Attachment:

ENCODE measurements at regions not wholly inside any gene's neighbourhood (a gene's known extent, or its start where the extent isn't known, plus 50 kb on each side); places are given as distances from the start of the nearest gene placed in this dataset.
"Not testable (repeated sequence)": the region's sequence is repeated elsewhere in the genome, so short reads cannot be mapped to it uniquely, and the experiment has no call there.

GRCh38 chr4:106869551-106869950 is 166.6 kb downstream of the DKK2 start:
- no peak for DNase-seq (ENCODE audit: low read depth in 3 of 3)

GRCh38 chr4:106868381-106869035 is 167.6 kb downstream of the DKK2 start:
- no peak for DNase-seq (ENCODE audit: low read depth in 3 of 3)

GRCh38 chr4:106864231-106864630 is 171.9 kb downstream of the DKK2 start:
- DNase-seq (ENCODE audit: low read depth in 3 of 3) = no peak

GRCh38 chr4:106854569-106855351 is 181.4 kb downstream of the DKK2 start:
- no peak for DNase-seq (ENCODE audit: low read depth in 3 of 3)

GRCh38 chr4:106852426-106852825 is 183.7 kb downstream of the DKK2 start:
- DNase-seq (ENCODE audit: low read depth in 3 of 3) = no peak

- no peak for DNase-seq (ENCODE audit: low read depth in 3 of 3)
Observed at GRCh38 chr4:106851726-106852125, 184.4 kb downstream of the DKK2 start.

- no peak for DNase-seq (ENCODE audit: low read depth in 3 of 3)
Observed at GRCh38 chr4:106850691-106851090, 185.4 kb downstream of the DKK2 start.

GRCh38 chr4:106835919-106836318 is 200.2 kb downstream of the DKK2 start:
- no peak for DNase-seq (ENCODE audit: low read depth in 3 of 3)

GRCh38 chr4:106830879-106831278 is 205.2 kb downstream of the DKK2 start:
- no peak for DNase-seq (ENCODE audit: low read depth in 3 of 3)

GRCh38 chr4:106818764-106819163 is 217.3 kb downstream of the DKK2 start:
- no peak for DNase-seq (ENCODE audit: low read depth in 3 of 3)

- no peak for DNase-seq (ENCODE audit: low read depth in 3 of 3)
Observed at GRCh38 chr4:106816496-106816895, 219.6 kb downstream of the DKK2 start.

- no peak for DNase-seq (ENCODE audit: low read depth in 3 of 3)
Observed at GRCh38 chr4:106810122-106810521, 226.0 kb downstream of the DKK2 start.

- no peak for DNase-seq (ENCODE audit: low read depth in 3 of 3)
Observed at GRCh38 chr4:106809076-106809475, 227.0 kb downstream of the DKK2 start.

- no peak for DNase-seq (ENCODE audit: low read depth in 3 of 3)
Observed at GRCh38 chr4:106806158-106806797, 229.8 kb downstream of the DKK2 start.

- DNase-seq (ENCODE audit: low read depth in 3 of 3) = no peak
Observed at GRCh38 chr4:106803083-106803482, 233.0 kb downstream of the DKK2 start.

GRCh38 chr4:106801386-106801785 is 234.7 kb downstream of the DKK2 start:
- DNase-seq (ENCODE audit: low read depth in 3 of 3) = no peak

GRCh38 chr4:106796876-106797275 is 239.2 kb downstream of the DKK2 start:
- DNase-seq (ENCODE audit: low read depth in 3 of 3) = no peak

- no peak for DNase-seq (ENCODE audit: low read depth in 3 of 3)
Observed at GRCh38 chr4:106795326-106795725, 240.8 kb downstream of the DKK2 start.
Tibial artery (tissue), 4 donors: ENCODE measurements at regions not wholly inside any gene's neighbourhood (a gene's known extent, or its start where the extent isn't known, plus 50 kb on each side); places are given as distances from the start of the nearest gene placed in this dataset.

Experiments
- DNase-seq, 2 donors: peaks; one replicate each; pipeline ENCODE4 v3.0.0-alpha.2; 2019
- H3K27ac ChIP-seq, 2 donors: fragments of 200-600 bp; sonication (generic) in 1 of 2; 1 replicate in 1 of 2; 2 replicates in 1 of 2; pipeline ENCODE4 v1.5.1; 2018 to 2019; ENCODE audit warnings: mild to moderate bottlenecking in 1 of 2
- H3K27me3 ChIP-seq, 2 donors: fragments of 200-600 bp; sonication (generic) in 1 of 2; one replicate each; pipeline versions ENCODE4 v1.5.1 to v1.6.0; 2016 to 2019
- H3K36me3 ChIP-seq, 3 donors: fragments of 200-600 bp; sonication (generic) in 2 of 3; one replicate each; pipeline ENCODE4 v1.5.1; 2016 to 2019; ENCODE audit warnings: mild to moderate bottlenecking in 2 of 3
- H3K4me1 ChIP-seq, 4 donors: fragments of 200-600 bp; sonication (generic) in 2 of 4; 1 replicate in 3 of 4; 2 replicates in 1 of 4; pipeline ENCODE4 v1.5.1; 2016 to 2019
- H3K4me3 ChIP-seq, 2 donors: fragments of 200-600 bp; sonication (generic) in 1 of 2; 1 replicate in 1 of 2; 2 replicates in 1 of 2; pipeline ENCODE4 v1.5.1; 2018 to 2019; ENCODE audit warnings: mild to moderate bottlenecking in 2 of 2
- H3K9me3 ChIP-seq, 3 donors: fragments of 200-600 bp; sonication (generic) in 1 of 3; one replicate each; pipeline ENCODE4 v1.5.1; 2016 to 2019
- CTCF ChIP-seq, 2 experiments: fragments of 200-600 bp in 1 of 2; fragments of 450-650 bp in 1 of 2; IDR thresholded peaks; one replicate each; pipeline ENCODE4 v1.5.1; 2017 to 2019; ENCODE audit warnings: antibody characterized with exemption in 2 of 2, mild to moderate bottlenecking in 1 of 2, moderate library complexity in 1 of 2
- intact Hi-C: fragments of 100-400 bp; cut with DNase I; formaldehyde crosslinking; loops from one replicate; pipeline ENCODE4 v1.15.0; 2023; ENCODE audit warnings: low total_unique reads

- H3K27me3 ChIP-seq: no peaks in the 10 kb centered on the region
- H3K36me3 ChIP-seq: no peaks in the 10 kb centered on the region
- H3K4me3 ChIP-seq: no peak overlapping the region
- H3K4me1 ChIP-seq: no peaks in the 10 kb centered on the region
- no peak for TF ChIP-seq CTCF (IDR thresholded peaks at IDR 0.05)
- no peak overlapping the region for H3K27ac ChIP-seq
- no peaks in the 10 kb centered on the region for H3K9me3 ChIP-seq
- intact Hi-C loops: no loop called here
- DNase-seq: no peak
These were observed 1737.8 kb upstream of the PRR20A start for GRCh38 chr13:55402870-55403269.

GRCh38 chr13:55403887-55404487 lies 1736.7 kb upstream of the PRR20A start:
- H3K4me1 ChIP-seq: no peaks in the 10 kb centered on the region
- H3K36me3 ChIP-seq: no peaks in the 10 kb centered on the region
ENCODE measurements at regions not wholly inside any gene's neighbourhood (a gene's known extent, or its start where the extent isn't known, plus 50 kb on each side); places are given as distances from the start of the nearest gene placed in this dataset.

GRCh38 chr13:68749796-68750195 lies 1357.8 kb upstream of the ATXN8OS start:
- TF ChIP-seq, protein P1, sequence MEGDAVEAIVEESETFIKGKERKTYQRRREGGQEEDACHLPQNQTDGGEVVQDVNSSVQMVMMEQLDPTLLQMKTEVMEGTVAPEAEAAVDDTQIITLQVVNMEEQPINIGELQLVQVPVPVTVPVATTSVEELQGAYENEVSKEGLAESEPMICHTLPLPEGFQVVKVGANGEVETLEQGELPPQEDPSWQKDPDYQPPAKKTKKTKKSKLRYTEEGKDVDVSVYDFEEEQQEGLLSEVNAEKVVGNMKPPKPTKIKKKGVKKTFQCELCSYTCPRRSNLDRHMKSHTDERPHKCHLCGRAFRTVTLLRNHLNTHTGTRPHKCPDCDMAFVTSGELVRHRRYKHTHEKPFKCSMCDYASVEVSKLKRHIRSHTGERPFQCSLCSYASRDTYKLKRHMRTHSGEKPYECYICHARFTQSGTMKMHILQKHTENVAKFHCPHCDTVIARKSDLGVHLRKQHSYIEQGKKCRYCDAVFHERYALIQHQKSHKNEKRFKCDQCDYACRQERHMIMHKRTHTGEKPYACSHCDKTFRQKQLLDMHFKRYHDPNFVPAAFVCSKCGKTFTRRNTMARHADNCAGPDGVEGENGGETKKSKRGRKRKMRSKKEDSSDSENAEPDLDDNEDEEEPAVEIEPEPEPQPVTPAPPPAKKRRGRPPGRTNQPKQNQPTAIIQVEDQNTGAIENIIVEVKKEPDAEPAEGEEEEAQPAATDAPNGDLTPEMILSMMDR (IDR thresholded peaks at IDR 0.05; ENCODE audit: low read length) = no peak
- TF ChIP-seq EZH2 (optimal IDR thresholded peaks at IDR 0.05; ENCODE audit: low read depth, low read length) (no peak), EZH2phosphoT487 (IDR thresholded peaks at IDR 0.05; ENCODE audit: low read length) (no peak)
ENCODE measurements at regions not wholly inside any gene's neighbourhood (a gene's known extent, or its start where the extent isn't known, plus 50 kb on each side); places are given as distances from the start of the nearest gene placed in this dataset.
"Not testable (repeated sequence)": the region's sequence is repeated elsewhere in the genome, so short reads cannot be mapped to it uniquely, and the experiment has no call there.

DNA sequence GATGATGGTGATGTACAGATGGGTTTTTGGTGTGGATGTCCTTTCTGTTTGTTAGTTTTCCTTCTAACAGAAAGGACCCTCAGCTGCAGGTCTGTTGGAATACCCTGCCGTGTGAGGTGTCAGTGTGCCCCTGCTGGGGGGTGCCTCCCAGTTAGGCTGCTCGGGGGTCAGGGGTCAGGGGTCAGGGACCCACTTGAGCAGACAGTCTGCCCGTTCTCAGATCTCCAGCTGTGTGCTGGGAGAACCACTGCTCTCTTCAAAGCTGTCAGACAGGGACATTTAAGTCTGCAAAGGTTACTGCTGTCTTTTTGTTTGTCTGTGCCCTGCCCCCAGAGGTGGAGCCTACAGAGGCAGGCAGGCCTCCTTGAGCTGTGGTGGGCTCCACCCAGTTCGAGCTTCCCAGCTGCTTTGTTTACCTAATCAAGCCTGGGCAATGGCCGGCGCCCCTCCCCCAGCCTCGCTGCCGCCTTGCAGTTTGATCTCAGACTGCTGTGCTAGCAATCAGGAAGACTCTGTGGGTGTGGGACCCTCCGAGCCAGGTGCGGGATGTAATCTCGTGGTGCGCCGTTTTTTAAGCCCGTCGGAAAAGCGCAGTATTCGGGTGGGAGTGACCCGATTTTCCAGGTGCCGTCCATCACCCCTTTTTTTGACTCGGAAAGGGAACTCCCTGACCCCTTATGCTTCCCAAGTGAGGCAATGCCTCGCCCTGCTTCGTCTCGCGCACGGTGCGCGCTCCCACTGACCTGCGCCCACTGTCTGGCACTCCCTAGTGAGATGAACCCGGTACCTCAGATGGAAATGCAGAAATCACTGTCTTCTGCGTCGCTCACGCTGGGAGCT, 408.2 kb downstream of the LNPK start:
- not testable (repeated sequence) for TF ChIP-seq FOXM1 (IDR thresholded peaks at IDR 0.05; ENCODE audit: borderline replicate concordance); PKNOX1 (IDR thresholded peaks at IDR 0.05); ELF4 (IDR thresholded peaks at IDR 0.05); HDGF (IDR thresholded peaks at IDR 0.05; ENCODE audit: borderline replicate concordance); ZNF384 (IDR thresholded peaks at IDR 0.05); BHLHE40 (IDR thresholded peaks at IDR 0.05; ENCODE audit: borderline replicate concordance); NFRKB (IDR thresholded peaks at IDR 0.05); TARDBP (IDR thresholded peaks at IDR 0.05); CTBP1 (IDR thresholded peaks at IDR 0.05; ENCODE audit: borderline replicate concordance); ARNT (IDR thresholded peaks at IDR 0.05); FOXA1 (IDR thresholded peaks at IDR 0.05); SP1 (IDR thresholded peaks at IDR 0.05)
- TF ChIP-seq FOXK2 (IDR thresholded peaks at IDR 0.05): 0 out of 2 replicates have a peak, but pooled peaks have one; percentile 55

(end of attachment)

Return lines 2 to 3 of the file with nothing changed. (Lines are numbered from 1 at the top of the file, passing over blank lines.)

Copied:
"Not testable (repeated sequence)": the region's sequence is repeated elsewhere in the genome, so short reads cannot be mapped to it uniquely, and the experiment has no call there.

GRCh38 chr4:106869551-106869950 is 166.6 kb downstream of the DKK2 start: